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I have a problem like this:

Give the coordinates of the point where each line crosses the $y$-axis.

Then it gives me an equation in slope-intercept form, here is an example:

$y=3x+4$

Would I just use the $y$-intercept ($4$) and write down the answer as $(0,4)$?

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Yes, that's correct. The "b" value in the slope-intercept form: $$y = mx + b$$ denotes the y-coordinate at $x = 0$, hence, the y-intercept is given $b$, meaning the point of intersection of the line and the y-axis is the point $(0, b)$.

In your example, $$y = 3x + 4,$$ slope = $m = 3$, and $b = 4$ is the y-value at which the line "intercepts" the y-axis (y axis: $x = 0$). Hence $(0, 4)$ is the point of intersection.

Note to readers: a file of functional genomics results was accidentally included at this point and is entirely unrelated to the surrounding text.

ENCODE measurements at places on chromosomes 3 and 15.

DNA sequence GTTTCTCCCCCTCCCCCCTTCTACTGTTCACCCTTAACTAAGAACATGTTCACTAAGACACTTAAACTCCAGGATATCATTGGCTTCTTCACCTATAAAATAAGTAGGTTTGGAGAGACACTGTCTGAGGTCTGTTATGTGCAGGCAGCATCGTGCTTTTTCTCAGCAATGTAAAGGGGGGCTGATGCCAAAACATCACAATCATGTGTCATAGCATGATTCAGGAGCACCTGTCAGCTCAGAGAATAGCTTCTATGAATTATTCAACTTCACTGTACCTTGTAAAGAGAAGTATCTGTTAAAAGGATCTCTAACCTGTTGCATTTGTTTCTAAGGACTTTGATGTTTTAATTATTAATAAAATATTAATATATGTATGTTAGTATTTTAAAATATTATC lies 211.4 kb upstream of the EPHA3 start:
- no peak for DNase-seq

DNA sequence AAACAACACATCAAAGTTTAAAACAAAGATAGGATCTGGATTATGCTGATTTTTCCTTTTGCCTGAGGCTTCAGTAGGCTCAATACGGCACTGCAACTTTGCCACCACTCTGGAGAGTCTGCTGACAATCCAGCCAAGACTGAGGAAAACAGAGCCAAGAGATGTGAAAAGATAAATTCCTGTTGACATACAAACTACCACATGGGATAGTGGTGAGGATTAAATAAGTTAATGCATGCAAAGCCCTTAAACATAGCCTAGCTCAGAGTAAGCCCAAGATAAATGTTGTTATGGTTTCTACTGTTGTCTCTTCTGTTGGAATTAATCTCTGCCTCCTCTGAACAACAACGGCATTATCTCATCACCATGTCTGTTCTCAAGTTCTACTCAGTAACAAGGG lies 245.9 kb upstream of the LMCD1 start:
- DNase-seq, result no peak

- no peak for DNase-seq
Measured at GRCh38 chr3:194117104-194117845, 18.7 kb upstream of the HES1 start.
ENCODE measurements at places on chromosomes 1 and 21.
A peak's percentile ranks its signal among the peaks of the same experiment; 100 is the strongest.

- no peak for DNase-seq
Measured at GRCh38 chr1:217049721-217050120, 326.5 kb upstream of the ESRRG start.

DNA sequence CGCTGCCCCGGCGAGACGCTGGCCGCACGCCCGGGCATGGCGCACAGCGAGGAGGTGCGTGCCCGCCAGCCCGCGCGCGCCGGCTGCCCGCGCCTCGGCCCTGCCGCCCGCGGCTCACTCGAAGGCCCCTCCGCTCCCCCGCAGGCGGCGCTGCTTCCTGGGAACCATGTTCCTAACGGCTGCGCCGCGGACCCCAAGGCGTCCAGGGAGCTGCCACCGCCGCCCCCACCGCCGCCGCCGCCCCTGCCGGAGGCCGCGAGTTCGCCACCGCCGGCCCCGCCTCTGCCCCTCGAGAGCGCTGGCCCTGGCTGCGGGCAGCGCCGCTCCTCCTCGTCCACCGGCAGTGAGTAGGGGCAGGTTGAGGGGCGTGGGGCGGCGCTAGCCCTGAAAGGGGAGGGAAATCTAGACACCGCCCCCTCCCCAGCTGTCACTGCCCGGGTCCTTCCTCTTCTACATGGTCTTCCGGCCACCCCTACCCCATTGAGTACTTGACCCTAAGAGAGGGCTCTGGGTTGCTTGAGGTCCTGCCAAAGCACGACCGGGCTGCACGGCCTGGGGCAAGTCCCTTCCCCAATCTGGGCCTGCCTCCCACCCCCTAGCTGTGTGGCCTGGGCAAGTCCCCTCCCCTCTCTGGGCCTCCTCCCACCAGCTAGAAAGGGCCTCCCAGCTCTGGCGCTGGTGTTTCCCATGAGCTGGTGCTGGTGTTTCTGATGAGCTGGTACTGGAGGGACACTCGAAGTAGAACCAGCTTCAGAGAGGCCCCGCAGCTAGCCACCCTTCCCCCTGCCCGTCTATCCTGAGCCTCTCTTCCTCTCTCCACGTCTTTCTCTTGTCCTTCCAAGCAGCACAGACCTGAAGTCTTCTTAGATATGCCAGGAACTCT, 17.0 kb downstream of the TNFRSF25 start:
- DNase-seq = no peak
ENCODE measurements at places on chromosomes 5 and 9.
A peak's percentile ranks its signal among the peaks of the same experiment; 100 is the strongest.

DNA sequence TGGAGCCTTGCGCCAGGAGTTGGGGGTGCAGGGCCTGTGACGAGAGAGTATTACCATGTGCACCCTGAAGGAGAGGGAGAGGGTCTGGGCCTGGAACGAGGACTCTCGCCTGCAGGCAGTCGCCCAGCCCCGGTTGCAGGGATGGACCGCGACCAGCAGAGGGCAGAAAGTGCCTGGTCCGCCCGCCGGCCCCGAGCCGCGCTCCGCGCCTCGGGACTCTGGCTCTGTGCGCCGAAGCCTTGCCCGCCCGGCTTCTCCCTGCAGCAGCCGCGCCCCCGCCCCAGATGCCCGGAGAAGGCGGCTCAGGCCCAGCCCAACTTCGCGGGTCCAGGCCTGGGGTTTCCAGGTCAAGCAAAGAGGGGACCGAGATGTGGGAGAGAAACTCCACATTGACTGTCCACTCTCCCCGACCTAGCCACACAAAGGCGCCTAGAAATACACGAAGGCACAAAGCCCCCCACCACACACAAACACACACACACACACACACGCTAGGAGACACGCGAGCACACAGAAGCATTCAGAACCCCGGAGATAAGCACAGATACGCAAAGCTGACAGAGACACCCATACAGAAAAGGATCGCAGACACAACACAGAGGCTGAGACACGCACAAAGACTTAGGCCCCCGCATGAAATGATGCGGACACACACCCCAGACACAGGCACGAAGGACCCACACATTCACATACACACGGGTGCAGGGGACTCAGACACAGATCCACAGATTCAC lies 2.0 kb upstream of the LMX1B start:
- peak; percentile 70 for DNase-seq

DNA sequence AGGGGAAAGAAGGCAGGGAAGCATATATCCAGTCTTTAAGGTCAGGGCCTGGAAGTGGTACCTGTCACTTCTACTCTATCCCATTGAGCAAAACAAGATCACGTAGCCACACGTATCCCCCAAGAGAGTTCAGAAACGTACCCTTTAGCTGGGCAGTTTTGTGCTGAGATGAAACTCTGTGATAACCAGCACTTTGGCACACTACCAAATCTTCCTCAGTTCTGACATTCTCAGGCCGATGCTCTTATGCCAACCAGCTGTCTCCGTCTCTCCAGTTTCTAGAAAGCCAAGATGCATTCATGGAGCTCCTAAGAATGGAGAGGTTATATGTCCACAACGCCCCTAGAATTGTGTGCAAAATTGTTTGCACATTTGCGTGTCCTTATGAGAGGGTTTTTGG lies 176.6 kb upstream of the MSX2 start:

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  • $\begingroup$ Ahh thank you! So lets say if I have a problem like y=(1/2)x, would the answer just be (0,0) since the "b" value would just be interpreted as 0? $\endgroup$ – user60161 Feb 19 '13 at 22:22
  • $\begingroup$ @user60161: that is correct, assuming by 1/2x you meant (1/2)x not 1/(2x). Please use parentheses when using slashes for division. $\endgroup$ – Ross Millikan Feb 19 '13 at 22:23
  • $\begingroup$ Whoops, my mistake. Thank you! $\endgroup$ – user60161 Feb 19 '13 at 22:25
  • $\begingroup$ user60161 yes, assuming you mean $y = (1/2)x$, then $b = 0$, hence the point of intersection of the line with the y-axis is the origin $(0,0)$ $\endgroup$ – Namaste Feb 19 '13 at 22:25
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In general you could always just plug in $x=0$ and solve, no matter what form its in

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